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volume 5
march 2003

The day I attended the funeral of Don Pierson

 





  A postscript to Tom Danahers's memories of Don Pierson
by John England
Previous
  Some time ago we published an interview with Tom Danaher by François Lhote. Telling about his involvement in the offshore radio stations "Wonderful Radio London", "Swinging Radio England" and "Britain Radio", Danaher made some personal remarks about Don Pierson. John England, another close friend and collaborator of Pierson, was quite upset by it. Commenting on the interview, he here relates his side of the story.
 
1 Don Pierson

The summer of 1997. In the summer of 1997, between the 18th of July and the 14th of August, a one watt transmitter came on the airwaves from a ship which was anchored a short distance from the Essex coastline and within British territorial waters. The transmitter claimed to be broadcasting the signal of a memorial to "Wonderful Radio London", the 50,000 watts station that had transmitted to much of United Kingdom and Europe from 1964 to 1967 from a location outside of British territorial waters. The original "Big L" as WRL had been known in the 1960s, was the brainchild of Don Pierson of Eastland, a tiny community of less than four thousand people located about 90 miles west of the city of Fort Worth on the scorching hot summer landscape of West Texas.

A few years earlier, a number of recordings had been circulated for sale about Don Pierson and his other offshore stations, "Swinging Radio England" and the "Hallmark of Quality, Britain Radio". Because these recordings depicted Don Pierson in an unfavorable light, and because they featured "remembrances" that never happened, and because I had worked with him and because I had come to know him as a friend who I greatly admired, I had gone out to his home, with my wife, and interviewed him on tape one Sunday afternoon. I used portions of that interview, with the addition of a seagull sound effects record added to prevent its duplication without attribution, to correct and refute the for sale "History of Radio England" tape that was then in circulation by Steve England's jingle company.

  I had also worked with Don Pierson and a number of other individuals in the early 1980s to return a full-power WRL to the airwaves from another ship off the coast of England. That part of the venture did not succeed, but the marketing and promotion side went ahead with regular domestic broadcasts under the name of the "Wonderful Radio London Top 40 Show" from Mexico's 250,000 watts XERF and Don Pierson's own station in Eastland, and others in a small network. To accomplish this, British contacts were made to enable programs to be created in the UK and flown to the USA for transmission. When the venture to return WRL as "Wonderful Radio London International" failed to materialize, the British contacts took documents that I had personally entrusted to them for their own interest, and later entered into an arrangement first with Howard Rose, then Keith Skues, and finally Ray Anderson, so that these items found their way into print under the bylines of other people. My recorded interview excerpts — the full interview has never been released to date — then appeared in a companion CD set that was also offered for sale. The upshot of this activity was Ray Anderson's restricted station license for his 1 watt station in the summer of 1997.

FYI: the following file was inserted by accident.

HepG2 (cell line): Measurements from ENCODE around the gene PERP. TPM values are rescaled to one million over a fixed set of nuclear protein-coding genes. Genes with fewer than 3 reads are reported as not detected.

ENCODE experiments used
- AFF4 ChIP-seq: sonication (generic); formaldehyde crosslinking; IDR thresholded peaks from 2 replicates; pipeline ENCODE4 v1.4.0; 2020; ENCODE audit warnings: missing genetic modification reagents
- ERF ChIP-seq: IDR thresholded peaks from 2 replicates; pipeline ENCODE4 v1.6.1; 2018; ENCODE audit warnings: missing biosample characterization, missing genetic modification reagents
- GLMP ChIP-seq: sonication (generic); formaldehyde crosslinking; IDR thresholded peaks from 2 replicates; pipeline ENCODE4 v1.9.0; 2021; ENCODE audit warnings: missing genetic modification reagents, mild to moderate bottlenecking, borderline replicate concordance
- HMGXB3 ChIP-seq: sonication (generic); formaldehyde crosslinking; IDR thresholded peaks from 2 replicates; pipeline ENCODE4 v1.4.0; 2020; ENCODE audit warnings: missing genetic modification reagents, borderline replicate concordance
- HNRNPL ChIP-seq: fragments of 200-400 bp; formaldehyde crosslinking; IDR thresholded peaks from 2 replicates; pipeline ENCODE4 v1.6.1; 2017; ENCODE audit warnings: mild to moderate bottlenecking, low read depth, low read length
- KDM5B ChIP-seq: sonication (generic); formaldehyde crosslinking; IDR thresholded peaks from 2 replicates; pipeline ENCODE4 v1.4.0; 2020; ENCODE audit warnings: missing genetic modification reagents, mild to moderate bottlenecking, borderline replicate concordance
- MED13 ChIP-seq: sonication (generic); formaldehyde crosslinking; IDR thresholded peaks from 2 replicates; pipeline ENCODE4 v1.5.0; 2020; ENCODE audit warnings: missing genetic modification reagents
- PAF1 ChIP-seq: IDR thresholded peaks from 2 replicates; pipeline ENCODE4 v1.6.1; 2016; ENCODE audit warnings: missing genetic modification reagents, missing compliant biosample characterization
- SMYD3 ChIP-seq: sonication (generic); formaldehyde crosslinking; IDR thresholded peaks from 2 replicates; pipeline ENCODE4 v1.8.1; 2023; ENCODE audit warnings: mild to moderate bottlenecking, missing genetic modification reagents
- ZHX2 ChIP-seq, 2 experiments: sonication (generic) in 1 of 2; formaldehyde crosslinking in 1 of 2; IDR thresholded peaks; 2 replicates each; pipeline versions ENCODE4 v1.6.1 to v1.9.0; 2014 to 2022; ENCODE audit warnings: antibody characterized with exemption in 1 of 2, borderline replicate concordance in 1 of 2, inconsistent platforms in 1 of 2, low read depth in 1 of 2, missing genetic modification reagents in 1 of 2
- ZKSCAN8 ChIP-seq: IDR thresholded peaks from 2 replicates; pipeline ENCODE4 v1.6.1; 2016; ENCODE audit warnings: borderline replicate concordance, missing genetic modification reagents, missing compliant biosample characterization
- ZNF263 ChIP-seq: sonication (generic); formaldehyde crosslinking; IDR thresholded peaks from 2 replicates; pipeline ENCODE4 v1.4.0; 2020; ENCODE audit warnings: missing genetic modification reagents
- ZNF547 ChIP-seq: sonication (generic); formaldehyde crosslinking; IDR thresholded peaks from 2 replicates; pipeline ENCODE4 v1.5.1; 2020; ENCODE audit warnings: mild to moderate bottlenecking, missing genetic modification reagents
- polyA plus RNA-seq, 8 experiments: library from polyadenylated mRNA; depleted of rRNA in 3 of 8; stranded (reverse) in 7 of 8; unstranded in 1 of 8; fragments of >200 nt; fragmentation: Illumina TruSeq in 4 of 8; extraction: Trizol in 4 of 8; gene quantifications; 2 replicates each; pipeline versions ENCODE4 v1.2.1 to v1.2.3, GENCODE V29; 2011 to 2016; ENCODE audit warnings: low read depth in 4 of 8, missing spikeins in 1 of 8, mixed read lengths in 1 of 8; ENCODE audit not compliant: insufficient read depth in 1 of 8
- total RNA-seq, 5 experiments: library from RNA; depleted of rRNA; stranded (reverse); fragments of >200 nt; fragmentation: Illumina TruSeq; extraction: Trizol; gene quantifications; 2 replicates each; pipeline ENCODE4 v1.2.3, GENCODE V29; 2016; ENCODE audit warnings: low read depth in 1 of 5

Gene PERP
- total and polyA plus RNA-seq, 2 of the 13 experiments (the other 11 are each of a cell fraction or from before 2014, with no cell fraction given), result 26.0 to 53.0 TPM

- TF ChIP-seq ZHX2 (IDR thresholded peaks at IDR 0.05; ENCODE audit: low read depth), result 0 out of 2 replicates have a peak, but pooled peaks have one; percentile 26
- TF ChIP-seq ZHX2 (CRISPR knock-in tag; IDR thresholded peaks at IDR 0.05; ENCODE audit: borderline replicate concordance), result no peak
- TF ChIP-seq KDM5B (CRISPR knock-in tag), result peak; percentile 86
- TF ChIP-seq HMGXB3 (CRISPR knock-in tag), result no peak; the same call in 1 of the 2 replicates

2 A tragic event. One year prior to all of this, a number of tragic events had taken place, and for the purpose of this short story the key event took place late on Friday into Saturday, March 30, 1996, when Don Pierson, age 70, died in Eastland, Texas after a long illness. His son invited me to attend the funeral and to stand and a say a few words in memory of his father. I was not the only person to speak. I heard several people who I had never heard of stand and recall the most wonderful things about the life of Don Pierson, and it was clear that many people loved him and that many people would miss him. I stood to speak. I recalled Don as a friend; a kind, quiet and inspiring human being. He was eccentric, yes, but he was an innovator and I recalled how he had changed the sound and style of British broadcasting during the 1960s. I recalled how awful the radio was for British teens before his idea of broadcasting arrived aboard ship from the USA. I loved "Wonderful Radio London", but I was thrilled by the sound of "Swinging Radio England", and "Britain Radio" was better than any music service that the BBC had ever offered.
  I was the only person to memorialize Pierson's broadcasting life and the radio revolution that he had performed in Europe. I spoke for perhaps five or more minutes and then I sat down. I then attended the short grave side service, and returned to his home with all of the others in attendance. Among them was Tom Danaher, who I had met in his home and spoken with many times about my attempt to restart WRL with Don's help. Danaher is listed as the co-founder of WRL in the 1960s, and a very involved party in Don Pierson's two other offshore stations. But Tom did not say a word at the funeral. Not a single word. I spoke to him in Person's home and I shook his hand. Tom was there to mourn the passing of his partner and my friend, Don Pierson.